A surjective ring homomorphism $\phi : C([0,1]) \rightarrow \mathbb{R}$ is evaluation at a point [duplicate]

Let $\phi : C([0,1]) \rightarrow \mathbb{R}$ be a surjective ring homomorphism. How would I prove that $\phi$ is the evaluation map $\phi(f) = f(x)$ for some $x \in [0,1]$?

I'm not even sure this conclusion is true. All I've done is started a proof by contradiction, assuming there is no such x, played around with quantifiers to determine that I need to show that $\forall x\in[0,1], \exists f\in C([0,1])$ such that $\phi(f) \neq f(x)$ leads to a contradiction. How do I go about finishing this?

-

marked as duplicate by YACP, Najib Idrissi, Davide Giraudo, egreg, TMMDec 6 '13 at 19:53

Quite possibly. My biggest fear is that the conclusion isn't even true. I just don't yet have enough intuition with abstract algebra to know the right way to go with these proofs. – user113857 Dec 6 '13 at 11:23
Hmmm... I shall attempt it. – user113857 Dec 6 '13 at 11:27
Pardon the poor latex skills...I literally just started using it tonight so I could type here. Well if $g \in ker(ev_x)$ then $g(x) = 0$. Why does that imply that $g \in ker(\phi)$ ? Knowing $\phi$ is a homomorphism only assures that the zero function is in the kernel; we don't know that anything else is in it, do we? – user113857 Dec 6 '13 at 11:37
Turns out my latex skills are better than I thought they would be. – user113857 Dec 6 '13 at 11:37
Nah, I actually just learned tonight as well. If $g \in ker(\varphi)$ then $\varphi(g)$ equals zero. You're right that the fact that zero function is in $ker\varphi$ is immediately obvious, but not much else. I'm still working on the part after that, but g in $ker(ev_a)$ implies g has a zero on $[0,1]$ (or $\mathbb{R}$ - which is it?). I'm thinking we'll need to use maximal ideals in some way. – Lost Dec 6 '13 at 11:44

The problem is very tricky and actually requires something topological. I will now sketch the argument. The idea is the following. Let $X= [0,1]$, we have a mapping $\Psi:X \mapsto \operatorname{MaxSpec} (X)$ given by sending a point $x \in X$ to the maximal ideal $\mathfrak{m}_x$ that is the kernel of the evaluation homomorphism at $x$. The evaluation homomorphism is surjective (why?) and since $\Bbb{R}$ is a field the kernel has to be a maximal ideal.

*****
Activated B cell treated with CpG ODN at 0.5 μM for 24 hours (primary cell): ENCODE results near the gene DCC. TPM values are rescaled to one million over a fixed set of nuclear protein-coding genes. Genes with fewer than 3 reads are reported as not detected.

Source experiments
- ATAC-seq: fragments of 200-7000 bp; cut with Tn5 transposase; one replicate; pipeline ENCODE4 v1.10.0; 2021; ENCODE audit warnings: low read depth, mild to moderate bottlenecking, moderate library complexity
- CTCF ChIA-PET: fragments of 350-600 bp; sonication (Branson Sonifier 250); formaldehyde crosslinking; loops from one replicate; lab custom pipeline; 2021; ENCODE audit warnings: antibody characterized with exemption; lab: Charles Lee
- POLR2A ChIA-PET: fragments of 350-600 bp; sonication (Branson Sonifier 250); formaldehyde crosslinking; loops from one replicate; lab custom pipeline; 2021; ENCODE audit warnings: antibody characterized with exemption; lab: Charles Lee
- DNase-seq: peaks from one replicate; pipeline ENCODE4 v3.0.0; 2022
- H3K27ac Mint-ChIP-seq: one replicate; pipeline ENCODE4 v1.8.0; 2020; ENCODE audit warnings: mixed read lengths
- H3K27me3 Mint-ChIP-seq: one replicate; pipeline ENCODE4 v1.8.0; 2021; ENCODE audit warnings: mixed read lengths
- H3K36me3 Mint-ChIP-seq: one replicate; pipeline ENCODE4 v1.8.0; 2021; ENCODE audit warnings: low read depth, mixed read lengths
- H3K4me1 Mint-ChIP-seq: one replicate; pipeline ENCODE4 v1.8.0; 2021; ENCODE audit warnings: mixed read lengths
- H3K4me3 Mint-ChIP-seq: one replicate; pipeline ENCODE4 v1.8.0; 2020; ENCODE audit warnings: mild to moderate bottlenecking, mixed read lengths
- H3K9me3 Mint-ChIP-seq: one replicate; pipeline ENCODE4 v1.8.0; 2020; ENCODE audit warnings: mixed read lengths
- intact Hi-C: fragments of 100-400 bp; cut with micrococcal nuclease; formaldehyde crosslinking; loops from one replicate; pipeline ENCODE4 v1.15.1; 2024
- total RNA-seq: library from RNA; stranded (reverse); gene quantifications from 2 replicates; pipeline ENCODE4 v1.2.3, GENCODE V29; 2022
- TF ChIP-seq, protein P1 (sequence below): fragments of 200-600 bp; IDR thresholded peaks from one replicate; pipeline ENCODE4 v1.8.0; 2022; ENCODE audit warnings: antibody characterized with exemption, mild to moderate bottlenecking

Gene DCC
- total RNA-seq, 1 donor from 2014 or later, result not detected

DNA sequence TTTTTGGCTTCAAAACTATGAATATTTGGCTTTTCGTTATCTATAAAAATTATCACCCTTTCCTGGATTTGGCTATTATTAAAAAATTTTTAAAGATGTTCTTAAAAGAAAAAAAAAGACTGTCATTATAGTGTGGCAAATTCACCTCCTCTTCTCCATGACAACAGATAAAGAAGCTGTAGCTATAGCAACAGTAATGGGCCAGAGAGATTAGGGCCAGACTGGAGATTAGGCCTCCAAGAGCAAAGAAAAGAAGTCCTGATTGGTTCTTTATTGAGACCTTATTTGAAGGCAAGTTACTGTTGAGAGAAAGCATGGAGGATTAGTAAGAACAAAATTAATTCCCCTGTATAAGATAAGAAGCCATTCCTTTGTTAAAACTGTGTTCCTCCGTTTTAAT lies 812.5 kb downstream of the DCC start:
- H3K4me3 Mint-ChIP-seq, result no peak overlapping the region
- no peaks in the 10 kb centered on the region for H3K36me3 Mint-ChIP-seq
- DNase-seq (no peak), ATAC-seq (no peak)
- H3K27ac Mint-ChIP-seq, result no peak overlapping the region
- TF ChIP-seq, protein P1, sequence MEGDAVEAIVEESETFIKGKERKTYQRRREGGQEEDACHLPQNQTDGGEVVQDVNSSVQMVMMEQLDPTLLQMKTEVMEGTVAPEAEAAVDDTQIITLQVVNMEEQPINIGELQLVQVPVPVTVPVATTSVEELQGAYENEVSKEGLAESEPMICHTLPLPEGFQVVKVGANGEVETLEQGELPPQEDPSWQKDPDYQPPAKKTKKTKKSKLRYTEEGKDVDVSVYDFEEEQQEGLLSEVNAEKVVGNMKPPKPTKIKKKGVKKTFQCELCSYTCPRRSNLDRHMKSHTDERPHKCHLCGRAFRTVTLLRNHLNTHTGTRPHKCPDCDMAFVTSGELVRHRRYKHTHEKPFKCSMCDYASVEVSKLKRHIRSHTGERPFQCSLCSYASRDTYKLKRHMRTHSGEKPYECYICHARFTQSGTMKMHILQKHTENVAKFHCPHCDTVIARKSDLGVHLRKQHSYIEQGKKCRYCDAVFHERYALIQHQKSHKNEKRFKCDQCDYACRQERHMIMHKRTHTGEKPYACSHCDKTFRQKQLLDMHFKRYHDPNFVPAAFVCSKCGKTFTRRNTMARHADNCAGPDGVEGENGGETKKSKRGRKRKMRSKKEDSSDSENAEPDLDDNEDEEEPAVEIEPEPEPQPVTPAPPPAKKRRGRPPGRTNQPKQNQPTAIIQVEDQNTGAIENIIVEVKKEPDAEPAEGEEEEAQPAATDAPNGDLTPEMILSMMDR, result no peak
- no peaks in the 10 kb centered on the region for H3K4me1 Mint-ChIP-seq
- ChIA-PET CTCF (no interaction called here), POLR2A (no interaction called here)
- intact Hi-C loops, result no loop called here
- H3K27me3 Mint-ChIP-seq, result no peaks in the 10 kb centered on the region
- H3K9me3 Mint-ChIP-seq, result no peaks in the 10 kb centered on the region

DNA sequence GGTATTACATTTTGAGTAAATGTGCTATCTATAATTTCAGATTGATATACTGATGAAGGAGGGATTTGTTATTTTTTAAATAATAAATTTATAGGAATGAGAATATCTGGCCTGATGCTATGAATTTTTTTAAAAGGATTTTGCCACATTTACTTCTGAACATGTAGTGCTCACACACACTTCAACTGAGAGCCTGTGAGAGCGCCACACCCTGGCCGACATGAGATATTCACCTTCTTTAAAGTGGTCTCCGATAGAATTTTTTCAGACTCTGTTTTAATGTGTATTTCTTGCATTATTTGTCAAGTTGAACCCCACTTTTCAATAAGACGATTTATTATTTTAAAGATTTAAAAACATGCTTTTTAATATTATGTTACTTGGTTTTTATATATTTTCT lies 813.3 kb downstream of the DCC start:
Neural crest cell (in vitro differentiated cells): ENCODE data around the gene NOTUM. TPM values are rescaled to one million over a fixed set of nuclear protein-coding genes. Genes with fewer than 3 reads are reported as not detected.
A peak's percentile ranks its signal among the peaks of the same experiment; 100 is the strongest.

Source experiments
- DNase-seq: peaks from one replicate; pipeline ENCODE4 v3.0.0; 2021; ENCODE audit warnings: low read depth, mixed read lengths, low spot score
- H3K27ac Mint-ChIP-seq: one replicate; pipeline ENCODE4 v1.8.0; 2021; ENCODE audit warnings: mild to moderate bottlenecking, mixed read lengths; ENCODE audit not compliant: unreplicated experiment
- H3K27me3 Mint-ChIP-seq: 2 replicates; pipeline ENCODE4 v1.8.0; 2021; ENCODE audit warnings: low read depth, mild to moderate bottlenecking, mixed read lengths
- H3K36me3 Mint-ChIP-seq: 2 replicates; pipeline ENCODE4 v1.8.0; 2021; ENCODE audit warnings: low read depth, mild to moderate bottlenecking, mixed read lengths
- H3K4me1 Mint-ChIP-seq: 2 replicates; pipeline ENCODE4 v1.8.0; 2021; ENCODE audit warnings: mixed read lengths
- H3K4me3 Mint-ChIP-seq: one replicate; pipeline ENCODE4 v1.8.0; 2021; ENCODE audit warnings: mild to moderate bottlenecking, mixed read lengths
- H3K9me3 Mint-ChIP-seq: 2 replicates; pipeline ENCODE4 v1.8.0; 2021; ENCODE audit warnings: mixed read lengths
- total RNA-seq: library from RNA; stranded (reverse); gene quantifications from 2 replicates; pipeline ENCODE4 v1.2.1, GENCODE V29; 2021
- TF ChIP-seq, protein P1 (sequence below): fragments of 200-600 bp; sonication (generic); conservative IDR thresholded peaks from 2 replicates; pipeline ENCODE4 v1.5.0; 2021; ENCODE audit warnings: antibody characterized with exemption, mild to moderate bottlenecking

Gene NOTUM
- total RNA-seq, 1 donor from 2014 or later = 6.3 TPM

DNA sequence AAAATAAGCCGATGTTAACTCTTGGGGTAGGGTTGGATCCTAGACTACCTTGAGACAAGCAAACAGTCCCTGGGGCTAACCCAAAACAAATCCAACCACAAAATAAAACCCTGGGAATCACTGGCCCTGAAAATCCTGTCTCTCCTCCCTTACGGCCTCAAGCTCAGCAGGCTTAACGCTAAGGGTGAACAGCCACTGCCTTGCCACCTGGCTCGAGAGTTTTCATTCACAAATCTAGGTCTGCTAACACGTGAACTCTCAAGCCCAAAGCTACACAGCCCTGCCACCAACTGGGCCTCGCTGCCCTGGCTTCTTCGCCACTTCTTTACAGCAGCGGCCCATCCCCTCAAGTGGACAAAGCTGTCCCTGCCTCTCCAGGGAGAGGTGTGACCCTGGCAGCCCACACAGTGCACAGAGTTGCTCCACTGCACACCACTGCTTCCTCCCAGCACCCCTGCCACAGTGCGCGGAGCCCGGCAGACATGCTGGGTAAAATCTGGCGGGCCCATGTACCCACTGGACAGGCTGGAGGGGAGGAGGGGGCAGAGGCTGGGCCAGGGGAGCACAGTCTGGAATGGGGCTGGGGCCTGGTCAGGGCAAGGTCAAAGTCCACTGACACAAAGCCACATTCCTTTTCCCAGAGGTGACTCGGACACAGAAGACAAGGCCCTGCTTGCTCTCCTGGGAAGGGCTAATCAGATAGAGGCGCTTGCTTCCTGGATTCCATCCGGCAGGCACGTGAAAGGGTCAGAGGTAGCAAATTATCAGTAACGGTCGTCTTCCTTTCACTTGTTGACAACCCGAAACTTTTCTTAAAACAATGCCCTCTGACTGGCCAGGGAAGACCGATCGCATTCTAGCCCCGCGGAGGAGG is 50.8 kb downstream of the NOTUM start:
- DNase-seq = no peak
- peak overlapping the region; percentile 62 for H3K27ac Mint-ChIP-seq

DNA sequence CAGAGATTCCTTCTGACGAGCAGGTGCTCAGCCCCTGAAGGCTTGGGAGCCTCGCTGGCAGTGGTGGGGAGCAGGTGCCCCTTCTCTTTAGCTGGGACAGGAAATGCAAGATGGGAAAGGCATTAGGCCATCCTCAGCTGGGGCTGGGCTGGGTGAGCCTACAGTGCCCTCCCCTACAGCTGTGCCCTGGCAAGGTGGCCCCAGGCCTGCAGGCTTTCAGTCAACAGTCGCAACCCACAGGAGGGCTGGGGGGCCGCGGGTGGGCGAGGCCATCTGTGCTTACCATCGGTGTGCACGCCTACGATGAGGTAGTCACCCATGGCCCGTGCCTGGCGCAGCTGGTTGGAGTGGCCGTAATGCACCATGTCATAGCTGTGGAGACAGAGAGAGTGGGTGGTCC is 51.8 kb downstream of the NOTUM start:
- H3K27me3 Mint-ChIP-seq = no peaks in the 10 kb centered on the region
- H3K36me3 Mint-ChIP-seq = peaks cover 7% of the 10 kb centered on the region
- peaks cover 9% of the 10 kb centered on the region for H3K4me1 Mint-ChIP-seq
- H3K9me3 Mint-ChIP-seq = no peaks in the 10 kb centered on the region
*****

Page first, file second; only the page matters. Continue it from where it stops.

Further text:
The map $\Psi$ defined above is surjective.

Once you do this, you will have shown that every maximal ideal of $C[0,1]$ is equal to the kernel of some evaluation homomorphism (at some point $x$) which is (almost) enough to complete your problem. The following steps lead to proving that $\Psi$ is surjective :

1. Given a maximal ideal $\mathfrak{m}$, consider $V(\mathfrak{m}) = \{f \in C[0,1] : f(x) = 0 \hspace{2mm} \forall f\in \mathfrak{m}\}$. Show that if $V(\mathfrak{m})$ contains some point $x$ (i.e. is non-empty) then this is enough to show $\mathfrak{m} = \mathfrak{m}_x$.

2. If $V(\mathfrak{m}) = \emptyset$, then argue using compactness of $X$ that we can find a function $f \in \mathfrak{m}$ that does not vanish at any point $x \in X$. Why is this a contradiction?

However, you're not done yet! You've only shown that the kernel of your map $\phi$ is equal to the kernel of some evaluation homomorphism $\phi_x$. Why is $\phi = \phi_x$? To show that $\phi = \phi_x$ recall we can factor $\phi$ as $\pi \circ \overline{\phi}$ and $\phi_x$ as $\pi \circ \overline{\phi_x}$ where the bars indicate induced maps on the quotient. The $\pi$'s here are exactly the same because you know their kernels are equal! So to show $\phi = \phi_x$, it is enough to show that the induced map on the quotients (which is an automorphism of $\Bbb{R}$) is the same.

You now have to prove: Any ring automorphism $f$ of $\Bbb{R}$ is the identity map. Do this in the following steps.

1. Show that $f$ has to fix the rationals pointwise (easy).

2. Show that $f$ has to be order preserving, i.e. if $x <y$ then $f(x) < f(y)$. Since $f$ is a ring homomorphism, it is enough to show that if $x > 0$ then $f(x) > 0$.

3. Now show $f$ is the identity map! Hint: If $f(x)$ for some real number $x$ is not equal to $x$ (say it is less than), choose a rational number $q$ such that $f(x) < q < x$. Recall $f^{-1}$ fixes the rationals, so what contradiction comes now?

4. Conclude the result for your homework problem!

-
Would all of this really be expected in a first course on modern algebra requiring no prior knowledge of topology? – user113857 Dec 6 '13 at 12:12
@user113857 I honestly don't know. I am just giving you my honest thoughts about how to solve a problem. Perhaps your lecturer wanted to give you people a challenge? – user38268 Dec 6 '13 at 12:13
Thanks for the help. This may look intimidating, but this actually looks similar to what the professor talked about (not in class though). In particular, 2 tells us that if there exists such a function then $ev_a$ is not surjective, a contradiction. – Lost Dec 6 '13 at 12:16
He certainly wants to challenge us. – user113857 Dec 6 '13 at 12:16
Very tricky indeed, but after further digestion, this is still an application of topics we covered - the universal mapping theorem of quotient rings for instance. – Lost Dec 6 '13 at 12:20